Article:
A Popular History of The Great War/Volume 1/Page 244

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the Sambre and penetrated into Charleroi, where they burnt xnany of the houses and killed many inhabitants. Heavy loss was inflicted on the Guards by a counter-attack of the 38th Algerian division south of ChMelet, but French authorities state that their own casualties were “terrible. By nightfall the French had been driven back to a line which ran from near Thuin to Mettet, and the Germans were clear of the difficult industrial district. This retirement exposed the flank of the British at Mons, and was one of the reasons why Sir J. French vras forced to give the British forces under his command the order to retreat. On the evening of August 22 Lanrezac issued orders for an attack on Billow's army; but during that same night Hausen placed 340 guns in position on the east bank of the Meuse, from Yvoir to Blamont, to cover a crossing and take Lanrezac in flank and rear. To meet this attack, on August 23 the 1st French corps had to be withdrawn from the front north- wards, where it was on the x>oint of administering the coup de grdee to the Guards but it succeeded in stopping the 3rd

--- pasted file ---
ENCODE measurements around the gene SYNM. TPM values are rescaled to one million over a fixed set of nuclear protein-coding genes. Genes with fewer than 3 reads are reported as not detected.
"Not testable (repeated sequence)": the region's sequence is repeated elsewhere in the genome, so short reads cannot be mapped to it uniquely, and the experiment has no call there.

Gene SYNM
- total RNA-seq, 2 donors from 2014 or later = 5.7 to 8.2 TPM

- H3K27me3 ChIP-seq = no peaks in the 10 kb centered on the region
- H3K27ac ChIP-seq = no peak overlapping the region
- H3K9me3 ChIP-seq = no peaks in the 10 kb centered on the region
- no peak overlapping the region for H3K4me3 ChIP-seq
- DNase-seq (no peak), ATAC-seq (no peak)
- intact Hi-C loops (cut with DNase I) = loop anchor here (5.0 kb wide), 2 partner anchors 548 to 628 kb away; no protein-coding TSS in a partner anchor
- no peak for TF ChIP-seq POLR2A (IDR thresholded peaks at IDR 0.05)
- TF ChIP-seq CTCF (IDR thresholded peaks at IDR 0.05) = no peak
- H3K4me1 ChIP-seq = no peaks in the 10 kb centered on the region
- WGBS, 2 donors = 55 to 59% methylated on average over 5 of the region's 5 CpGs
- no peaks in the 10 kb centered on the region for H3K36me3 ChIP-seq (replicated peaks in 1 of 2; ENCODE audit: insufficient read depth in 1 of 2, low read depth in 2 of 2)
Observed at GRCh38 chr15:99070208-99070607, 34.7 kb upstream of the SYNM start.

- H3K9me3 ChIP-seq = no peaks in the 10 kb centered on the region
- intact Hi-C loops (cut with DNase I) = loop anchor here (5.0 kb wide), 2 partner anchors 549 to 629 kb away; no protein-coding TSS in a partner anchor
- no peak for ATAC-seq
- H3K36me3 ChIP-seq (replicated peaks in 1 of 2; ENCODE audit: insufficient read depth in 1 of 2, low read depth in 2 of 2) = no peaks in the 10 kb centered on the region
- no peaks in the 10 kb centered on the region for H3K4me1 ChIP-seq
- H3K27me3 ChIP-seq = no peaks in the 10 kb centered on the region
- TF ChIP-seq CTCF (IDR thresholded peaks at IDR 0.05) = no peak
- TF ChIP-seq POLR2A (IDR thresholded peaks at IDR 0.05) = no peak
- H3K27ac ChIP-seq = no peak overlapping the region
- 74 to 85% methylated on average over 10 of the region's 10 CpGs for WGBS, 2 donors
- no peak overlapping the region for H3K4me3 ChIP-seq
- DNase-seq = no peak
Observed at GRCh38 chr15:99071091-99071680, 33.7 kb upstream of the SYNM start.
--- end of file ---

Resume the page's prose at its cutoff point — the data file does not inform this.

German army. In the morning German airmen reported that the roads behind Lanrezac's front were crowded with disorderly columns retiring south-west and west. About the same time German troops penetrated into Namur, moving between the forts, and the Belgian field troops and three French battalions decamped with all speed, losing heavily in their retreat. But at the critical moment the French on the Meuse, notwath- standing the enormous artillery ascendancy of Hausen’s army, inflicted such heavy loss that by nightfall no strong German force had crossed the river. At 4.30 p.m. German airmen reported the general retreat of the French, though, according to French authorities, Lanrezac did not order this till 9 p.m. It was the news of this retreat that led Sir John French to break ofl the battle of Mons. By morning of the 24th the 5th army held a front from Beaumont to Ros^e, and the danger of envelopmentfromHausen'sarmyhadpracticallyvanished. It fell back, despite heavy loss, in fairly good order to another line between Avesnes and Regniowez. The losses on both the German and French sides were con- siderable. Billow claims that he only lost 11,000 tnen, and that the French losses were at least double; he says that he took 4,000 prisoners and 36 guns, but he gives no figures for Hausen's

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